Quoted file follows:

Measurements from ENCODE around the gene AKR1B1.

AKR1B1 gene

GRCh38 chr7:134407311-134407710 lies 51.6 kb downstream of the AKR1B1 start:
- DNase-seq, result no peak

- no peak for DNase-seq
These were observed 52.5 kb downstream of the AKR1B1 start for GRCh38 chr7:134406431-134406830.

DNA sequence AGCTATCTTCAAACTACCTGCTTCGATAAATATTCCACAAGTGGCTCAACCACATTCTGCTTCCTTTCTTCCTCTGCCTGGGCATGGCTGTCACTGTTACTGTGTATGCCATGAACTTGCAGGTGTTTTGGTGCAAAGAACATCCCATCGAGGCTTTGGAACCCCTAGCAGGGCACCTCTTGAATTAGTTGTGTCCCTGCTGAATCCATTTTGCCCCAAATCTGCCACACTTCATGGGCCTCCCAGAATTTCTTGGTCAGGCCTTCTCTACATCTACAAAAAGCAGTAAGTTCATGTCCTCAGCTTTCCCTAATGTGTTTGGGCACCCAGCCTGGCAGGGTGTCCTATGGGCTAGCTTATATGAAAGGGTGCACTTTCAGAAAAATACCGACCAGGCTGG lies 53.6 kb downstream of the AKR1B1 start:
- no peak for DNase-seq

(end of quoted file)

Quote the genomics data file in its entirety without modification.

Measurements from ENCODE around the gene AKR1B1.

AKR1B1 gene

GRCh38 chr7:134407311-134407710 lies 51.6 kb downstream of the AKR1B1 start:
- DNase-seq, result no peak

- no peak for DNase-seq
These were observed 52.5 kb downstream of the AKR1B1 start for GRCh38 chr7:134406431-134406830.

DNA sequence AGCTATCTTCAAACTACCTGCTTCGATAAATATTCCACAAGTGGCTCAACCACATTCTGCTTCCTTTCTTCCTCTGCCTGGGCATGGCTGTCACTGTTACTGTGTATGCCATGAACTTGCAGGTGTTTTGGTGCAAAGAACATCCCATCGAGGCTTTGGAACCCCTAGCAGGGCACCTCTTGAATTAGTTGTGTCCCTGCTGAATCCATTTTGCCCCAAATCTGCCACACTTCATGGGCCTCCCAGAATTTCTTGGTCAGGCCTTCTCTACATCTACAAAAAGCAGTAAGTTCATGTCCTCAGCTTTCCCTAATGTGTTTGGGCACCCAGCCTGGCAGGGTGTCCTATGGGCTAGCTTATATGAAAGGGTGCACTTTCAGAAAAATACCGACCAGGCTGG lies 53.6 kb downstream of the AKR1B1 start:
- no peak for DNase-seq